October 30, 2015, by Guest Blogger

Zombie Genomics – Sean on the Dead

Sean May from our School of Biosciences discussed the science of zombies as part of the Popular Culture Lecture Series earlier this year.

I’m an unashamed slow-zombie fanboy (fast-zombies are just a trivial problem in viral epidemiology IMHO); and have pondered zombie biology for decades. This was an opportunity to really get my teeth into some speculative zombie physiology based on the ‘available literature’.

In the March 2015 talk (and in a recent Halloween reboot for #SciBarNotts) we discussed transcriptomics, biomechanics, hibernation physiology, saprophytic/parasitic behavior, and of course ethics of zombies – amongst other topics:

Firstly we have to assume that zombies are not caused by mystical or religious action – they are essentially a biological phenomenon. Science rules, even at Halloween.

Zombie movement and muscle function persists for months and possibly years after reanimation, even though they are slow and uncoordinated. They perceive food sources, can hear (possibly see) and demonstrably discriminate living humans from the dead and/or the reanimated. Some even seem to have rudimentary memory and deeply ingrained behaviours from their lives before reanimation.

Walkers/hungries do not ‘live’ forever, they decay and presumably (slowly) fail. With no cellular replication, healing, or growth, they suffer cumulative attrition and biomechanical compromise over time. They do not have a circulatory system (or most would leak badly after the injuries they sustain in being ‘turned’). There is no heartbeat and no bleeding.

Because they move very little unless responding to a potential prey, we anticipate that zombies may generally have much lower energy requirements than would be expected in a normal human metabolism. Zombies seem to be essentially hibernating at room temperature.

This lifestyle indolence may reduce wear and tear and could possibly allow metabolite diffusion from muscles between attacks – but it seems quite unlikely. In order to maintain muscle function and provide energy without a circulatory system there may be some extremely interesting and unusual metabolites and subcellular processes to investigate.

My working hypothesis is that zombies are the result of an infective fungal symbiosis (others have independently come to the same conclusion cf: Cordyceps). This saprophytic parasite draws nutrients from surrounding tissues at a slow rate, perhaps even re-distributing nutrients and removing metabolites to keep its host ‘vehicle’ motile; essentially an artificial endo-skeletal undead-support unit.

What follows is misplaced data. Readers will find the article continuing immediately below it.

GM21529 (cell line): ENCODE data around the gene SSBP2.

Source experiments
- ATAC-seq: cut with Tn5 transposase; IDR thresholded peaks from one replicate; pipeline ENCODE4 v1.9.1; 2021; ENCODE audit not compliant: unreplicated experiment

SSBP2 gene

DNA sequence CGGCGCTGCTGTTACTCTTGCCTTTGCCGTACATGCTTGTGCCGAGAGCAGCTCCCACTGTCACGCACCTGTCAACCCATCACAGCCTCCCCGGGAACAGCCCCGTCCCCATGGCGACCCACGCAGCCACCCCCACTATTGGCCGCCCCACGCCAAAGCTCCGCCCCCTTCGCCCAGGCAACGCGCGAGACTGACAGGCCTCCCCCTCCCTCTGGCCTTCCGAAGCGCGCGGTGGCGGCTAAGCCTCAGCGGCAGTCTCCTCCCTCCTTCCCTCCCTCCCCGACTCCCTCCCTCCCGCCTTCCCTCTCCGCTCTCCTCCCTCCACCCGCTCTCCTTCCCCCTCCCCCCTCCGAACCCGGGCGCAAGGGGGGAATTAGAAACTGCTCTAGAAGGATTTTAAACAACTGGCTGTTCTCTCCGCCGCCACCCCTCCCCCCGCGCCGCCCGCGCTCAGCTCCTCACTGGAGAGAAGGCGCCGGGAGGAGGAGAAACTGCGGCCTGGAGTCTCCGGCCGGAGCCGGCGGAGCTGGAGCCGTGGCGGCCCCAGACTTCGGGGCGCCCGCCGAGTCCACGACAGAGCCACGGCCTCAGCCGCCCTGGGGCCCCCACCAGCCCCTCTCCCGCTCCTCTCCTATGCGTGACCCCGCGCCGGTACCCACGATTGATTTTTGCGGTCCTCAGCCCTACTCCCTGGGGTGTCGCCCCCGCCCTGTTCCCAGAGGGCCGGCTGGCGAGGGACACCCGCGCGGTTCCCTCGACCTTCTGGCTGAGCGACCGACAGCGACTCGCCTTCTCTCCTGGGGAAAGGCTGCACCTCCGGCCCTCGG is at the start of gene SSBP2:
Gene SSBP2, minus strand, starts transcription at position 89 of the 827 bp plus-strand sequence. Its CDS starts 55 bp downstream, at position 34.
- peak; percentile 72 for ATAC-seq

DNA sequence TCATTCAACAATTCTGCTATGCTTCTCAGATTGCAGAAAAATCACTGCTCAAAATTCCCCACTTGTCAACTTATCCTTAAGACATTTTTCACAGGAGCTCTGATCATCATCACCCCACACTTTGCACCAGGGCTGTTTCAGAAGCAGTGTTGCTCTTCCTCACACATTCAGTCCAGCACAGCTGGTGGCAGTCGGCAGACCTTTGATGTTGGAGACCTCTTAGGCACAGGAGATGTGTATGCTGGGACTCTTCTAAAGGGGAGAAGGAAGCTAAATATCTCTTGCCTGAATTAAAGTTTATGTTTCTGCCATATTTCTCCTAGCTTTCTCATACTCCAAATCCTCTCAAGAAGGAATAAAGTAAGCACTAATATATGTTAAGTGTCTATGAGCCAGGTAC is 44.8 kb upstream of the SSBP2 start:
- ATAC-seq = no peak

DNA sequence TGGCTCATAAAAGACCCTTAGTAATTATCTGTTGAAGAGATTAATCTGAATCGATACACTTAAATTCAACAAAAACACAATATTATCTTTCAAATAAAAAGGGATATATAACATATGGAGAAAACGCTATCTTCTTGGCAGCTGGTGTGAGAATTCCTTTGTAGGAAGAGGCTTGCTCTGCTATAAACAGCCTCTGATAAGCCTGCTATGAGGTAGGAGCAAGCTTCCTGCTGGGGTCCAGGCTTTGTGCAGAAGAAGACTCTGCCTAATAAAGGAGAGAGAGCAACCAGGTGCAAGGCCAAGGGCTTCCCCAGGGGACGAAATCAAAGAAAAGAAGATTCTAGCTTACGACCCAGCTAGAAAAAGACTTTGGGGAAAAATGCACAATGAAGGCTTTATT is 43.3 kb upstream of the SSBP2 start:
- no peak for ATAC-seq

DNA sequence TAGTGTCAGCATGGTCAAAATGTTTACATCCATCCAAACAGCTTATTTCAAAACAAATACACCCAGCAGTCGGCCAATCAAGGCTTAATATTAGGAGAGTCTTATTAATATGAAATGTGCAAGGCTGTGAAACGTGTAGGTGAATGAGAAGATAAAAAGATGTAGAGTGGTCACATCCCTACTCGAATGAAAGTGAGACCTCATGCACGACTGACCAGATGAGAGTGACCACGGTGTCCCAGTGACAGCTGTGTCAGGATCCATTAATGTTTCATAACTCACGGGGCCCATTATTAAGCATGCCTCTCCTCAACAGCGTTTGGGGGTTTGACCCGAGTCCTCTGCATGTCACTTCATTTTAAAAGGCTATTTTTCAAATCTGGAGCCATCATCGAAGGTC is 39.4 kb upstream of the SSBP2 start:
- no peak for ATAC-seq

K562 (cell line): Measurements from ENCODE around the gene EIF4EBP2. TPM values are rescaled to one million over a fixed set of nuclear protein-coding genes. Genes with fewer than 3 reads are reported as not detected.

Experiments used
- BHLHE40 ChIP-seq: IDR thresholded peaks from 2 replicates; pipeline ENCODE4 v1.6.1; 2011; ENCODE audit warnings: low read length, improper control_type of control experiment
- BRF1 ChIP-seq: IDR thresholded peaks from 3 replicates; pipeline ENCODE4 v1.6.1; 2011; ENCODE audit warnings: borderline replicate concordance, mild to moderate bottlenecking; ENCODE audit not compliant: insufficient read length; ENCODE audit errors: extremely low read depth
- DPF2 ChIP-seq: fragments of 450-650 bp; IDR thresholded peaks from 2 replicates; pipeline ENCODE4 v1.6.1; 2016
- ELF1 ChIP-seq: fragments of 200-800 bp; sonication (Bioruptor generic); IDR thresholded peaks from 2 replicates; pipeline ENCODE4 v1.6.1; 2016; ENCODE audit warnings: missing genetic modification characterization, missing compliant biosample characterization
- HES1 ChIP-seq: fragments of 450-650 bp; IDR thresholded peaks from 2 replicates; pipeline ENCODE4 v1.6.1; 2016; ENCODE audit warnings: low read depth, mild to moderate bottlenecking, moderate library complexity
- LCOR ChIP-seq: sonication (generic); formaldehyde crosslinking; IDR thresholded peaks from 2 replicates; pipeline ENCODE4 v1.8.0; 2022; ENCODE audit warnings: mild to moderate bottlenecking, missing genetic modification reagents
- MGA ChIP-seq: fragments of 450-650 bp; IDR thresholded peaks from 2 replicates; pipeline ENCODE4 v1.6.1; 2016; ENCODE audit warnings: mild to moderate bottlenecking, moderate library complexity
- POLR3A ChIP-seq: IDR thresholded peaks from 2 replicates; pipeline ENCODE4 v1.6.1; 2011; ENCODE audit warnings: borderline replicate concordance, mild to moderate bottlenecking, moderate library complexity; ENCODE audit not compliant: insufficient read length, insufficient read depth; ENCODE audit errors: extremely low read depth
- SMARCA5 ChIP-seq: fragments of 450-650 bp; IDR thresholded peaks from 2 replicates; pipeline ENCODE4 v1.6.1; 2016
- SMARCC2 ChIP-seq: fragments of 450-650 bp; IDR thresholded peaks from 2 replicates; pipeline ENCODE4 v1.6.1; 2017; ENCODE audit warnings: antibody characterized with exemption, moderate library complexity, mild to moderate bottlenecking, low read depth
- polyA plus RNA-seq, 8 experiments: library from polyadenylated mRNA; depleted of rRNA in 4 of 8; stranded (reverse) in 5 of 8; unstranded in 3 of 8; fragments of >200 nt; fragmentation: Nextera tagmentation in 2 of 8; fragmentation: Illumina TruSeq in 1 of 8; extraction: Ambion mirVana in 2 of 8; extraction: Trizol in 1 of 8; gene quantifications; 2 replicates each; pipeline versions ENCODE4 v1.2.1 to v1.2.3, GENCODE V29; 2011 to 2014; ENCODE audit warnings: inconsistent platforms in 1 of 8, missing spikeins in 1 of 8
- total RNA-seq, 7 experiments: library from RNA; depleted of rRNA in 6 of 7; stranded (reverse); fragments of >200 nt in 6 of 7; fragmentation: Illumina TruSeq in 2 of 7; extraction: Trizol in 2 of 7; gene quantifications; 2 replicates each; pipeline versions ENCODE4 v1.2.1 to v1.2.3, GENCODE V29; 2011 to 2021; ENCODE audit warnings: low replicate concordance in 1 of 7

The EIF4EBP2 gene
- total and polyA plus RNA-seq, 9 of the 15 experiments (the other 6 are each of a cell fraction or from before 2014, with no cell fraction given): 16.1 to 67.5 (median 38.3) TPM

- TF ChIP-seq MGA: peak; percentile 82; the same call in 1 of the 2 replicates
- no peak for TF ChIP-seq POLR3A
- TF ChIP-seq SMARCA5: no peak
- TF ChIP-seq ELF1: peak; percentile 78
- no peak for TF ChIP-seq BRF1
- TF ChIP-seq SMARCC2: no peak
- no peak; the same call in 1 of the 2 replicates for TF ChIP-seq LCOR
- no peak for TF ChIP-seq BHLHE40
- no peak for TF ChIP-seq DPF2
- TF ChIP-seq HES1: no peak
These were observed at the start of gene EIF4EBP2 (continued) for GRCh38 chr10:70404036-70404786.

It would seem obvious to me that the saprophyte extensively traces the nervous system as a benign systemic network of hyphae. The fungal colony acting as a parallel signaling conduit replicates the structure of the brain at a superficial level and becomes an emergent artificial intelligence simply by emulating the brain as a vast filamentous neural network. Probably less dense and less efficient it nonetheless retains the shambling gait and lower brain functions.

The saprophyte symbiont might induce its meat robots to replenish raw materials to increase longevity in its host tissues: i.e. brain/neural mass. It is interesting to note that the subset of zombies that are reported to specifically eat brains are the only ones known in the literature to use speech of any kind (“braiiiiins”).

Interestingly, many film and TV zombies convert simply on death, not from being bitten (unlike fast zombies). This strongly suggests that all humans are already symbiotic following a pandemic infection prior to the obvious apocalypse. Zombification is then a simple matter of expiration – either by ‘natural’ causes, or from the toxic-shock of a bacterially enriched zombie bite.

I therefore submit that the bite is not the causative agent of slow zombie conversion at all; our inner zombie is just squatting within us – waiting to take over – at any moment.

A paranoid mind might consider that this almost seems like a purpose designed battlefield medical symbiont than a natural disease. Dare one suggest an escaped synthetic-fungal-augmented animal-cyborg-drone-AI zoonotic?

Well… I dare…  Happy Halloween…

The Popular Culture Lecture Series starts on Wednesday 4 November 5.30pm, B13 Physics Building, University Park with a discussion of James Bond. The Series is free to attend and open to all. 


Image credit: Kilian Eng and Grey Matter Art

Posted in FilmPopular Culture Lecture SeriesScience